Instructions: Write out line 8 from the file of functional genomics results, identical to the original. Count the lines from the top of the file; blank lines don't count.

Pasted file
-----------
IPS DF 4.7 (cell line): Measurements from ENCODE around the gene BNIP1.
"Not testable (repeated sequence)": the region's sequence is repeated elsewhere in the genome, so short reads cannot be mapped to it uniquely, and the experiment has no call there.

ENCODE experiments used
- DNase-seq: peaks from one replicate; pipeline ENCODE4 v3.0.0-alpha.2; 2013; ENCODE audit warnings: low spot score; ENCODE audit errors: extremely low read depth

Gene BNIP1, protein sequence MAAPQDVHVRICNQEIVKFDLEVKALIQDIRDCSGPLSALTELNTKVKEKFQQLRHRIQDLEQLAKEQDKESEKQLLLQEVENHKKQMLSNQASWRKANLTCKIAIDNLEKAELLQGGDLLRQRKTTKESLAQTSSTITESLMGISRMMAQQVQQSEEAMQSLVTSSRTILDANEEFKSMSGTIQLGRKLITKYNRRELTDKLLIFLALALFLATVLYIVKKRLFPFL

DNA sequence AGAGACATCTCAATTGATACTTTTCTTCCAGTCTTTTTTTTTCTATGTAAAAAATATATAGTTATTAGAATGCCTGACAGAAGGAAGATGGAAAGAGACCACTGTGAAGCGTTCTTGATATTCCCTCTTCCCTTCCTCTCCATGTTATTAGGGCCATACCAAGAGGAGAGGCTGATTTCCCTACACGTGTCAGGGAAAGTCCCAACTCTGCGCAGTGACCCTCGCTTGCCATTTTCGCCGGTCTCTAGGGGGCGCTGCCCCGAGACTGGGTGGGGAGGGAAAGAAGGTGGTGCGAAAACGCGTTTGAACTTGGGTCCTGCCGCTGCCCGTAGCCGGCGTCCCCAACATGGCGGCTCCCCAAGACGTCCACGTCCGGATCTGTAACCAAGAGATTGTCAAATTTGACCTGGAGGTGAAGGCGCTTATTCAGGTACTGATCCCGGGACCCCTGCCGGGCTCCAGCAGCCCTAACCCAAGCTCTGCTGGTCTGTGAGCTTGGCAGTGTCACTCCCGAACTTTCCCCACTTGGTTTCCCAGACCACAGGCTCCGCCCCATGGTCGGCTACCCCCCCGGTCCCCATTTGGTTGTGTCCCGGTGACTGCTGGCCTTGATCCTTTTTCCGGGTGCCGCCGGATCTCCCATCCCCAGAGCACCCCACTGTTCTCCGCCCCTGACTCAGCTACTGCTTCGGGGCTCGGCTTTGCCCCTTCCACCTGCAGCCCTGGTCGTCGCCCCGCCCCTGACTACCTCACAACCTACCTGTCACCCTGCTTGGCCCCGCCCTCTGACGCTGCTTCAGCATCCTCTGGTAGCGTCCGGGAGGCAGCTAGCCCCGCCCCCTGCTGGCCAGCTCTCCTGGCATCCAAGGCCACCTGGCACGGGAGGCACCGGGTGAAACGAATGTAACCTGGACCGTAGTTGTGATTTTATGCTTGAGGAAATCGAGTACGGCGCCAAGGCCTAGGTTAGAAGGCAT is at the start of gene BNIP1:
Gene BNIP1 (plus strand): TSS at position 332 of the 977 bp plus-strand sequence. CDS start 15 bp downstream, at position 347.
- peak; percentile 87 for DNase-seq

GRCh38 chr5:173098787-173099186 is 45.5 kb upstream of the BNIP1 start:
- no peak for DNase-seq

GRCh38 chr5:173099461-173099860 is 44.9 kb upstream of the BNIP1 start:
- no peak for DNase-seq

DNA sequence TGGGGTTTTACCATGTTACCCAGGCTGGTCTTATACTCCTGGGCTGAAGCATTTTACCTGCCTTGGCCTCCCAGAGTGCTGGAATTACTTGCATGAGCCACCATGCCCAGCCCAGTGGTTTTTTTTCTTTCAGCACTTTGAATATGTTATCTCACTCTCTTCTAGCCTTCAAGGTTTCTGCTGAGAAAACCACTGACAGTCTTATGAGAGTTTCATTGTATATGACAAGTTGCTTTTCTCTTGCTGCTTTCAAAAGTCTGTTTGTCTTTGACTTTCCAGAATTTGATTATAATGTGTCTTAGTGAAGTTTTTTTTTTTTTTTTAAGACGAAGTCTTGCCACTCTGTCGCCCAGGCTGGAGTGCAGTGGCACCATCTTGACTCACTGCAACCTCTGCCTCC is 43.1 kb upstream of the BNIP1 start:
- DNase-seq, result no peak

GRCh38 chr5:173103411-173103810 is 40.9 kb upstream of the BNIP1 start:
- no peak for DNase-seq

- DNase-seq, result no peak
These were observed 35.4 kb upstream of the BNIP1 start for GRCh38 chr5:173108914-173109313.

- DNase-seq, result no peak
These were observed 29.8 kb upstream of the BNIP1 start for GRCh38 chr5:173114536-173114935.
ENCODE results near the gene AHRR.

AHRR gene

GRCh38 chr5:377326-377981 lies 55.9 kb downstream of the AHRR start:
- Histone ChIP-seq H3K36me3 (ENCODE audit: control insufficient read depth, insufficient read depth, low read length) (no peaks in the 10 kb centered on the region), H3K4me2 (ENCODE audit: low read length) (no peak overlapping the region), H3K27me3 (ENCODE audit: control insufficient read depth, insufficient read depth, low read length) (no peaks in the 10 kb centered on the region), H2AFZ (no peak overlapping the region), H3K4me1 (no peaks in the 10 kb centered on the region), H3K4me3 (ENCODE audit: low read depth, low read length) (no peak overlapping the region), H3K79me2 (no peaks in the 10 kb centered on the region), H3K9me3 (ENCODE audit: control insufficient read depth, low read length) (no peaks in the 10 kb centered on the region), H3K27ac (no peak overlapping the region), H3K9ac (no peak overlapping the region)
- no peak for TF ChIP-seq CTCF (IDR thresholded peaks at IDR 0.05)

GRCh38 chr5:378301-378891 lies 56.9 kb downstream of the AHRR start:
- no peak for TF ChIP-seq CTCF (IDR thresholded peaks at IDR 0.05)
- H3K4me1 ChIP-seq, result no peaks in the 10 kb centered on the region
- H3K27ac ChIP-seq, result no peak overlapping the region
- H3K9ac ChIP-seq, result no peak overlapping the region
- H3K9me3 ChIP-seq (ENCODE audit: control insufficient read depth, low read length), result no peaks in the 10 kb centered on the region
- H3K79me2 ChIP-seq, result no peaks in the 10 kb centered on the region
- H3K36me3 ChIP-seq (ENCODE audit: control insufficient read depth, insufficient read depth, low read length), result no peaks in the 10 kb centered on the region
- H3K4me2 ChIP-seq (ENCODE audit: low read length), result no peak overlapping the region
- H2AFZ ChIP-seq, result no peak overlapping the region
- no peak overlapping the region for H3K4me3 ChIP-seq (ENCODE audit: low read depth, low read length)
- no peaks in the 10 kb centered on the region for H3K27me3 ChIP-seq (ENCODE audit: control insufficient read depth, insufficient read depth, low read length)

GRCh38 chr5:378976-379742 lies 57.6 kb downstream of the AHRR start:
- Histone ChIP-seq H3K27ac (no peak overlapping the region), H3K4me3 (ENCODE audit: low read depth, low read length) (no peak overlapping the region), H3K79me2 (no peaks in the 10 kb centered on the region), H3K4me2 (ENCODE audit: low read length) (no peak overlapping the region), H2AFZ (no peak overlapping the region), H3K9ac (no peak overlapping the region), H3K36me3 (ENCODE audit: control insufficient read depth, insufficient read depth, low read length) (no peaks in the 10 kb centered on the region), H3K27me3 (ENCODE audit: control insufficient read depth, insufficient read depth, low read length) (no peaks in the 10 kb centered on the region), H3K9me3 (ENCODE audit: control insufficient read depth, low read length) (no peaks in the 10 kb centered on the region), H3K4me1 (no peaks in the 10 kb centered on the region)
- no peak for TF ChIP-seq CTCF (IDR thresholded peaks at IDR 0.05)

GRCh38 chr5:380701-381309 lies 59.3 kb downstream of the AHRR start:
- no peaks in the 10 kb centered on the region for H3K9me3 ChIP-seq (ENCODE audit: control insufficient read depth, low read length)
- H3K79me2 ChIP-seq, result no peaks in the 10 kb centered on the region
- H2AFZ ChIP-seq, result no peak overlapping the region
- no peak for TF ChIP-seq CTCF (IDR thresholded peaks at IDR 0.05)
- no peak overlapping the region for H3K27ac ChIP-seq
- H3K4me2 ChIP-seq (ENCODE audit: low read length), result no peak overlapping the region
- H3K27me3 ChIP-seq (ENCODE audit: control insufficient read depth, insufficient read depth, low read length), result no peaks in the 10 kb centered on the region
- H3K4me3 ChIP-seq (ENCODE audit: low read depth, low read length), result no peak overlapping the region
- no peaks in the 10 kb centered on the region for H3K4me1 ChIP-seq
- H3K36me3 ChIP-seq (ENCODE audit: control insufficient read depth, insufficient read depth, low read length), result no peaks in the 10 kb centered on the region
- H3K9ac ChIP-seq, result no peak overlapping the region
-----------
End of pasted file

- peak; percentile 87 for DNase-seq